DSU President Harry L. Williams went before a U.S. Senate committee June 6 to give his perspective on the issue of college affordability during a June 6 roundtable discussion of the U.S. Senate Democratic Steering and Outreach Committee.
The DSU president participated in a Senate Democratic Steering and Outreach Committee hour-long roundtable discussion that focused on the escalating costs of higher education, the resulting student debt load increase, and what the federal government can do to make college more affordable to all Americans.
DSU President Harry L. Williams told a U.S. Senate committee that escalating higher education costs especially impact minority students at Historically Black Colleges and Universities.
Dr. Williams came before the committee at the invitation U.S. Senator Chris Coons (D-Del.). The DSU president was joined by leaders from 13 other colleges, universities, and education advocacy groups, who were all given an opportunity to share their ideas on how to make higher education more affordable.
Dr. Williams told the committee that making college more affordable for students is a never-ending priority for the University.
“Because of the increasing challenges of higher education affordability, Delaware State University constantly works to raise funds to help students make it through college without interruption due to financial reasons,” Dr. Williams said. “Dreams deferred often become dreams cancelled, and it motivates DSU to do all it can to keep students on their journey toward earning a degree.”
Noting that minority students are unfortunately the ones suffering the most due to the rising costs of college, Dr. Williams shared research findings that show how the rising costs of college results in decreased enrollment at Historically Black Colleges and Universities.
Sen. Coons said that when it comes to finding ways to make college more affordable, all options should be explored. He noted that many students are delaying college because of the astronomical costs that are associated with obtaining a degree.
“Today’s meeting was helpful in facilitating an open discussion among members of the Senate and leaders in the education world and I thank Dr. Williams for joining us and sharing his insight and wisdom,” Sen. Coons added. “I look forward to continuing to work with Dr. Williams to help more Delaware students to access and complete college.”
Sen. Coons also discussed legislation he has introduced that would help at-risk students prepare for and complete college.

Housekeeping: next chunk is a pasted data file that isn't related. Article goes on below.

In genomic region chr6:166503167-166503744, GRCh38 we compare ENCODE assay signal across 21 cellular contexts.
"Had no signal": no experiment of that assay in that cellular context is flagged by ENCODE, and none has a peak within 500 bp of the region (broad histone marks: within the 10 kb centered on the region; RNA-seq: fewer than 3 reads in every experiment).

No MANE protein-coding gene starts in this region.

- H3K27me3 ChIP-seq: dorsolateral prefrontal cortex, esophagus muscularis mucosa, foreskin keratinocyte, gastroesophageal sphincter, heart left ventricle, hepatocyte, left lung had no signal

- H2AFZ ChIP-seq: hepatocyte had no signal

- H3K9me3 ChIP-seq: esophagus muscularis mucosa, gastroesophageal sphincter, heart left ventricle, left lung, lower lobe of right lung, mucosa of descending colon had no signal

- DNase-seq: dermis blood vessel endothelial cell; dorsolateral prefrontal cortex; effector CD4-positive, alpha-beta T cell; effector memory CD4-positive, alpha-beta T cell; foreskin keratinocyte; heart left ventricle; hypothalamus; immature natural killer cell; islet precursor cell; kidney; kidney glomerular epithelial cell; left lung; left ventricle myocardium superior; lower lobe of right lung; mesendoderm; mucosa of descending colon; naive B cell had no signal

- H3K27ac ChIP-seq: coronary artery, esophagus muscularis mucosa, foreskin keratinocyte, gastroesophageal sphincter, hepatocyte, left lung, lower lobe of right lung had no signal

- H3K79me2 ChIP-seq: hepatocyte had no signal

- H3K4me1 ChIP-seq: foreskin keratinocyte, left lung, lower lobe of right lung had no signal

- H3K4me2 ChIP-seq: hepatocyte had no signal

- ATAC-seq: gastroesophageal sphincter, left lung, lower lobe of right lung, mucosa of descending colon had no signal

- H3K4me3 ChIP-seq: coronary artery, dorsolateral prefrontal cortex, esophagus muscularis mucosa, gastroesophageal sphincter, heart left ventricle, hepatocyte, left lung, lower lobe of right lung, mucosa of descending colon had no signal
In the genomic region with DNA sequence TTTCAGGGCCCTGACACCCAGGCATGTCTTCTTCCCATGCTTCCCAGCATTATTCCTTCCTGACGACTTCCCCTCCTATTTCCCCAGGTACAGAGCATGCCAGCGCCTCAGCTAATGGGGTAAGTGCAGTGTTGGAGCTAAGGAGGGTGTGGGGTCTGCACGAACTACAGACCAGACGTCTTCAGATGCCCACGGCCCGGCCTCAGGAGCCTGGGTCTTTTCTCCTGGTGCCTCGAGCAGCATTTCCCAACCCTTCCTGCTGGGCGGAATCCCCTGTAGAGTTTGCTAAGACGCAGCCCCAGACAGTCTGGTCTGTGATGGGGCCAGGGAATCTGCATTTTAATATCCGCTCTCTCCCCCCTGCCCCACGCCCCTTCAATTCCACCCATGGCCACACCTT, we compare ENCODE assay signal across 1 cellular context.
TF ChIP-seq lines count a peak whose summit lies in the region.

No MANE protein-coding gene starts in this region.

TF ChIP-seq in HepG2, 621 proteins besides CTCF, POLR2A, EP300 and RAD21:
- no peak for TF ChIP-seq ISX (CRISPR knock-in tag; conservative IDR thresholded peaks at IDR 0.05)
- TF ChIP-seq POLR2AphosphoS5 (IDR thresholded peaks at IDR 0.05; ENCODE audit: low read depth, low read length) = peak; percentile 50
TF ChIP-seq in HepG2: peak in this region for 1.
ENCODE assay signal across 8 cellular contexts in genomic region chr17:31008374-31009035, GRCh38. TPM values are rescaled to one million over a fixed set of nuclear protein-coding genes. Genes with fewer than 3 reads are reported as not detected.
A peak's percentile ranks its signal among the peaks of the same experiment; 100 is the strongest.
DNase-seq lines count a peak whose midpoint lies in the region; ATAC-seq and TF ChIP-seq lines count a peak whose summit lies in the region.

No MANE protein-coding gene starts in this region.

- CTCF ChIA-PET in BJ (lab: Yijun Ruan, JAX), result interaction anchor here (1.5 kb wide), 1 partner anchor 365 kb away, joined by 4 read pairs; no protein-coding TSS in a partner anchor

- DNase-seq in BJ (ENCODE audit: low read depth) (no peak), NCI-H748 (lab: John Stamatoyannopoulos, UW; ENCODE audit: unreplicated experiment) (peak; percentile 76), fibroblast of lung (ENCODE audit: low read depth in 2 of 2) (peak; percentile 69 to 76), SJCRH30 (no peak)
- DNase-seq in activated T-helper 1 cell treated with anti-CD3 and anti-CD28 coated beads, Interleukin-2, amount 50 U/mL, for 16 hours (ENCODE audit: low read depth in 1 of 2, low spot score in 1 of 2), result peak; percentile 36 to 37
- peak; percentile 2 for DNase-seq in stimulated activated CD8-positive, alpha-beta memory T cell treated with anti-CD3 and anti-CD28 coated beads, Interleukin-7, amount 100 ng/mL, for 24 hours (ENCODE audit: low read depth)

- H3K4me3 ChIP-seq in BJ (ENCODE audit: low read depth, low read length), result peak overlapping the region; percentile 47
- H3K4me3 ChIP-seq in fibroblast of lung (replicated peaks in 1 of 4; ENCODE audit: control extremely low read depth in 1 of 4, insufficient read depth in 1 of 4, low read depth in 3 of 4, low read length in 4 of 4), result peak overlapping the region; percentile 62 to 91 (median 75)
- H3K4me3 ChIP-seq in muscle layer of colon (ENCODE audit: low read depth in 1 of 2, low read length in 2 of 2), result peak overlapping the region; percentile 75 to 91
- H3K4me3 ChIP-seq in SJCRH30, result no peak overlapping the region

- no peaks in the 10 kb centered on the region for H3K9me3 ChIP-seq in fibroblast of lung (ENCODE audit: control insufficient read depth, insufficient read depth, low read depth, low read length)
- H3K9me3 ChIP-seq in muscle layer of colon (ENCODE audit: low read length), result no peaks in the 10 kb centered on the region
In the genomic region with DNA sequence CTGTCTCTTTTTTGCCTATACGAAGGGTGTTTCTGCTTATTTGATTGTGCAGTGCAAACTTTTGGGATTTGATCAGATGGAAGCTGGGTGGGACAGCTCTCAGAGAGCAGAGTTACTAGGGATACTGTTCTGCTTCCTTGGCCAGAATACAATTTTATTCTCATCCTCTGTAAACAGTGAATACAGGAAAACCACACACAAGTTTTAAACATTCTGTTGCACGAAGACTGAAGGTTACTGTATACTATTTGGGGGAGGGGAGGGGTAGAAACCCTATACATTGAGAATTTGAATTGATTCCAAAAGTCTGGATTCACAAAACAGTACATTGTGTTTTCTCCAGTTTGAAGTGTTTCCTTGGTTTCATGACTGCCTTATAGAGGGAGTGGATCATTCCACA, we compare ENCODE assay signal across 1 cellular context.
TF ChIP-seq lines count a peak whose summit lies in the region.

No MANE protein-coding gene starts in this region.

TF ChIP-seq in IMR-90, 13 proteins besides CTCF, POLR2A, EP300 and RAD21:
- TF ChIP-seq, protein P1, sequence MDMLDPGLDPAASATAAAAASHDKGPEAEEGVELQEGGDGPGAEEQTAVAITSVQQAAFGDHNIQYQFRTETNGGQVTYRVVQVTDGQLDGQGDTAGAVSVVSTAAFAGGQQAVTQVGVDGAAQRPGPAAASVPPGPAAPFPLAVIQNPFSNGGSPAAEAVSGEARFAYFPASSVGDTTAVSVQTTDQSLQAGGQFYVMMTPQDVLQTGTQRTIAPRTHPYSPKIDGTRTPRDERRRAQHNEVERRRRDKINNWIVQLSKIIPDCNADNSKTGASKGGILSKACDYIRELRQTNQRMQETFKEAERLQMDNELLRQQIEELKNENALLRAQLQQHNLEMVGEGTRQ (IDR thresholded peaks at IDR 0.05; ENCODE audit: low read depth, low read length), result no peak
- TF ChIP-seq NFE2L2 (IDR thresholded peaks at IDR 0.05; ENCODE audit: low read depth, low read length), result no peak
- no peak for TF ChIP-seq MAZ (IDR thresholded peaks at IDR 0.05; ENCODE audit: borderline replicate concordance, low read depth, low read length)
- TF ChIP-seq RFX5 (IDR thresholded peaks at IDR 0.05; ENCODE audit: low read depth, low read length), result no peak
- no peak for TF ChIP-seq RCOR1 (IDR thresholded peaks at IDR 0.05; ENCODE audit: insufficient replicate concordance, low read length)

- The American Dream Accounts Act, which he introduced in March, encourages partnerships among schools, colleges, non-profits and businesses to develop secure, Web-based student accounts that contain information about academic preparedness, financial literacy and high-impact mentoring and would be tied to a college savings account.
- The Communities Committed to College Tax Credit Act, which he introduced in April, is designed to help spur private investment in scholarship-funding trusts to make higher education more accessible and affordable for generations of Americans.
During the meeting, Dr. Williams also told the committee how DSU’s focus on STEM (science, technology, engineering, and math) education is prompting the university to establish an early college high school on campus by the fall of 2013. The DSU president said that through this effort, the University hopes to encourage more minority students to pursue careers in STEM fields as well as reduce their cost of college.
Sen. Coons has also been an outspoken advocate for promoting STEM education.
There has been a lot of discussion in Washington recently on college affordability and ensuring that students can get a higher education that doesn’t cripple them financially. Today’s meeting comes a week after the New America Foundation released a report showing that children can be more successful at saving for college when it starts early and they are given the infrastructure to save.
The release of the New America Foundation report coincided with the U.S. Department of Education announcement on Thursday that the College Savings Account Research Demonstration Project will make an $8.7 million commitment of federal GEAR UP funds to support college savings accounts for students participating in the GEAR UP program.